Book Review: The Anatomy of Desire by L.R. Dorn

Book Review: The Anatomy of Desire by L.R. Dorn

Synopsis:

Claire Griffith has it all, a thriving career, a gorgeous boyfriend, glamorous friends. She always knew she was destined for more than the life her conservative parents preached to her. Arriving in Los Angeles flat broke, she has risen to become a popular fitness coach and social media influencer. Having rebranded herself as Cleo Ray, she stands at the threshold of realizing her biggest dreams.

One summer day, Cleo and a woman named Beck Alden set off in a canoe on a serene mountain lake. An hour later, Beck is found dead in the water and Cleo is missing. Authorities suspect foul play, and news of Cleo’s involvement goes viral. Who was Beck? An infatuated follower? Were she and Cleo friends or lovers? Was Beck’s death an accident . . . or murder?

Told in the form of an immersive investigative docuseries, L. R. Dorn’s brilliant reimagining of Theodore Dreiser’s classic crime drama, An American Tragedy, captures the urgency and poignance of the original and rekindles it as a very contemporary and utterly mesmerizing page-turner.

My Review:

Thank you to Libro.fm and Harper Audio for the gifted audio copy, all opinions are my own.

I didn’t learn until the author’s note at the end of the book that this is a retelling of An American Tragedy, which is a story I am not familiar with, but that I think is worth mentioning in case you are. I can’t compare the original and the retelling since I have never read the original, but Anatomy of Desire had a very modern feel to it. The novel is told as a podcast style docu-series for starters, which made the full cast audio narration feel extra important. It also focuses a lot on social media and how it became such a large part of the lives of several characters.  Social media was referred to as an addiction at one point and it altered the choices and directions the character’s lives took, which is ulta reflective of our current culture in America right now. 

Of course I  enjoyed the full cast narration, but I also found the novel very reflective and an interesting examination of the effects of trauma on how people make choices in their lives and move forward. The main character made some unusual decisions that made her appear in a negative light, but then getting to learn about the trauma in her past, it started to make sense. In the end, she was able to start to make these connections for herself and it was very inspiring. 

This was easily a five star read for me, one of those kind of books that you think about when you aren’t reading it and can’t wait to get back to! And while it seems to be marketed as a thriller, and a crime is the central plot point, I do think that a variety of readers would enjoy this one!

Book Review: Surrender the Dead by John Burley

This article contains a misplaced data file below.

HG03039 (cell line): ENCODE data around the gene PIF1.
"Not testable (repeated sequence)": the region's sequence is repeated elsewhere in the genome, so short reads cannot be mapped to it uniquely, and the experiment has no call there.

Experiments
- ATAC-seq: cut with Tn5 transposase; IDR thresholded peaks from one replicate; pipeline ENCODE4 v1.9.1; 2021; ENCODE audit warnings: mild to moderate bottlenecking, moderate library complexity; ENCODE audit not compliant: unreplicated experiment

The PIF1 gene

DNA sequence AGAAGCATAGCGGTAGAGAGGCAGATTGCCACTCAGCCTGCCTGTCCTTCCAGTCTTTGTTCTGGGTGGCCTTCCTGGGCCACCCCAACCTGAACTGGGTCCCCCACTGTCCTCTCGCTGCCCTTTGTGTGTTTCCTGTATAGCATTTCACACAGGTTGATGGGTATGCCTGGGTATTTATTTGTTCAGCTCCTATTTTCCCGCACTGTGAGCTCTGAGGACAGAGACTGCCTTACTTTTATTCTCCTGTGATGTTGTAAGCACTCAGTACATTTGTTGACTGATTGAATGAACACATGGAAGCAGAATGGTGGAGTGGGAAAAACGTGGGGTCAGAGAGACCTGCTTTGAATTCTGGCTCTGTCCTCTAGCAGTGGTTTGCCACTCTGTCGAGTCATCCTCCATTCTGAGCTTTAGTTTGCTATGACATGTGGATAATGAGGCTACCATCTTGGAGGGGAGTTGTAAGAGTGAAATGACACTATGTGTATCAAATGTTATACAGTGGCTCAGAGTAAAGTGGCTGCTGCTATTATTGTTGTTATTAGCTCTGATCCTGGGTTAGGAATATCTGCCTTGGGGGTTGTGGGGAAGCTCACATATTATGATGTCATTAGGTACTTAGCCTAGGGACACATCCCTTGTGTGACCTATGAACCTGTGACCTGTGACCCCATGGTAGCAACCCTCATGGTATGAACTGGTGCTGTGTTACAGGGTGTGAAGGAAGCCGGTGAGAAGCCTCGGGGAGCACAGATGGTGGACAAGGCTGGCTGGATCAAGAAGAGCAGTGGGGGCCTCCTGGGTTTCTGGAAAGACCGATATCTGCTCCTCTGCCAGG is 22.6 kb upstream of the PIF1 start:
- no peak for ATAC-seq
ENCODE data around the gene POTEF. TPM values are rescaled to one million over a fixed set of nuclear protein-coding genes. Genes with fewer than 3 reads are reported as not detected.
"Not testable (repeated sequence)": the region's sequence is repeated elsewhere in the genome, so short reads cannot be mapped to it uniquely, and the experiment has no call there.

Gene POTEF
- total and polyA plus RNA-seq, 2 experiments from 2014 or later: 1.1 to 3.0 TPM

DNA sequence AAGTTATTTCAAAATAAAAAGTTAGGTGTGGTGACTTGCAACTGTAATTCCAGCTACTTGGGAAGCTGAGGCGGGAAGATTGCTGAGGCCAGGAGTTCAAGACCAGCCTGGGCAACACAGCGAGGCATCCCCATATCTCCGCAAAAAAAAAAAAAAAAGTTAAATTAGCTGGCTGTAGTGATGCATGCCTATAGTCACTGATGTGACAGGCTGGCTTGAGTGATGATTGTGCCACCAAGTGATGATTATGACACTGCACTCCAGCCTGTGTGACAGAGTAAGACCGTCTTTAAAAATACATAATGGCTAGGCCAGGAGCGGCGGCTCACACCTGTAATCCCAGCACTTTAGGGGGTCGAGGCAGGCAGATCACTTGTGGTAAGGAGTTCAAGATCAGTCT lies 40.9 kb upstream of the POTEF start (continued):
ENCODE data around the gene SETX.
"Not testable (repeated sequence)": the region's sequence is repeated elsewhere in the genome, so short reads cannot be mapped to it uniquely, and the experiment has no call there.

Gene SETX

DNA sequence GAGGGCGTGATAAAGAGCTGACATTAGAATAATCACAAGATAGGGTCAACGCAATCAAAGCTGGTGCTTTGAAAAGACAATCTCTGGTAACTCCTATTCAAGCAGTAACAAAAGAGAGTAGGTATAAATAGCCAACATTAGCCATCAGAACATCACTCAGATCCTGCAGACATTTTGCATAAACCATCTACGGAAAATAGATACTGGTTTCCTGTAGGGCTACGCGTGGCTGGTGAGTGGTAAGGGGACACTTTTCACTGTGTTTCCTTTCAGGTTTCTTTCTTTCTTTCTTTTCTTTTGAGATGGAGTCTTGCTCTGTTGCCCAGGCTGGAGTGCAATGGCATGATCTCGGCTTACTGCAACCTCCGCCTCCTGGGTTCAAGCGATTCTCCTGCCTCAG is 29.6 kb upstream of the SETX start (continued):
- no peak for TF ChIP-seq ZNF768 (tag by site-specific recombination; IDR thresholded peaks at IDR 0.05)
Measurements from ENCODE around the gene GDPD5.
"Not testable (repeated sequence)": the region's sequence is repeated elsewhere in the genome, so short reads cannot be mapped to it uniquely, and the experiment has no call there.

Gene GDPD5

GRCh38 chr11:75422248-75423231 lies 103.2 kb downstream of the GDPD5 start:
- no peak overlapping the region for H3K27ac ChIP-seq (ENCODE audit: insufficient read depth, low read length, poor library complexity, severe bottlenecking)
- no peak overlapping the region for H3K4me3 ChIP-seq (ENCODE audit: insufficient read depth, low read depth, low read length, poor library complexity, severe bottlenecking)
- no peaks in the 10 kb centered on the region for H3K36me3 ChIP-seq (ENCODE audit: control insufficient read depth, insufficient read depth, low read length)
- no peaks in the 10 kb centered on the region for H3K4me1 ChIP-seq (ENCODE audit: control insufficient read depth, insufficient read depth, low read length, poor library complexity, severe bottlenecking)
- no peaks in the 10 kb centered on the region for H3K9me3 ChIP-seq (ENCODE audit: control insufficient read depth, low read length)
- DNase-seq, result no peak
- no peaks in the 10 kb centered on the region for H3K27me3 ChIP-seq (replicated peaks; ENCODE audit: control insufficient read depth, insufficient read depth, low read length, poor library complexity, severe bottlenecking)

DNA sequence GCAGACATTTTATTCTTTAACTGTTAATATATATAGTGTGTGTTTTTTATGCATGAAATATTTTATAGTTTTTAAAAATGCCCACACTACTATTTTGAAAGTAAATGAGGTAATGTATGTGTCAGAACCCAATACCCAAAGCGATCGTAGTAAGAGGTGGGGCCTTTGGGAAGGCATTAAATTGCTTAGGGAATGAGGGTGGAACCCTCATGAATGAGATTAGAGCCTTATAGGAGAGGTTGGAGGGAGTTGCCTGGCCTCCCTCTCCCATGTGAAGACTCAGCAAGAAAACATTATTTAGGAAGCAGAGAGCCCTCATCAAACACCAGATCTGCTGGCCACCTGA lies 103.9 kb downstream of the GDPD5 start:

Book Review: Surrender the Dead by John Burley

Thank you to William Morrow books for sending me a free copy of Surrender the Dead in exchange for my honest review. All opinions are my own.

Synopsis:

When Erin Reece left Wolf Point fifteen years ago after graduating high school, she’d planned to never set foot in her childhood hometown again. But an urgent phone call from her father’s doctor leaves Erin with no choice but to return to a place filled with painful memories and wounds that never closed. Two decades ago, people in Wolf Point started disappearing without a trace—including Erin’s mother—and no explanation was ever found.

It’s been years since the last disappearance, but the town is still steeped in suspicion and haunted by the ghosts of the missing. No one is thrilled to see Erin back, including her former best friend, Robbie, who has changed from a spirited, fearless boy to a reclusive shut-in.

Then a body is discovered, buried in a makeshift grave for years . . . on the Reece family’s land. The police reopen their investigation, and the evidence against Erin’s father is damning. After such a long time without answers, the community wants justice. It’s up to Erin to clear her father’s name, but the path to the truth will force her to unearth long-buried secrets and confront a terrible evil. Because in Wolf Point, everyone knows more than they are letting on . . . 

My Review:

Sometimes when a book is described as a slow burn, I think, “Ok, it’s slow paced, I won’t like it”. I always prefer a faster paced book, and can only handle a slower novel if it’s done right. Surrender the Dead is one that is done right! And it is causing me to realize that people use the phrase “slow burn” too frequently and inaccurately. In order to really call a book a slow burn novel, it has to have that tension simmering just below the surface. It has to keep you invested and wanting to keep reading. Maybe it doesn’t move at break neck speed, but you can just tell everything is all building up to something cacophonous!

That was exactly the case with Surrender the Dead. This was one of those books that I carried around with me, trying to sneak in a chapter between every adult responsibility I had, I just couldn’t put it down! A lot of back story gets filled in between the present day chapters, and some chapters were outright terrifying as they described some of the abductions that occurred in the small town of Wolf Point 20 years prior. But the back and forth of timelines wasn’t confusing and I had no problem following along.

The characters were well developed and gave me a sense that Burley really cares about his characters and what happens to them. The relationships were very natural and endearing and added such emotional depth to this thriller, which is not common in the genre. It was heartfelt and thought provoking and a really nice change of pace for me. The ending was wild, full of twists and so much fun! I highly recommend this one!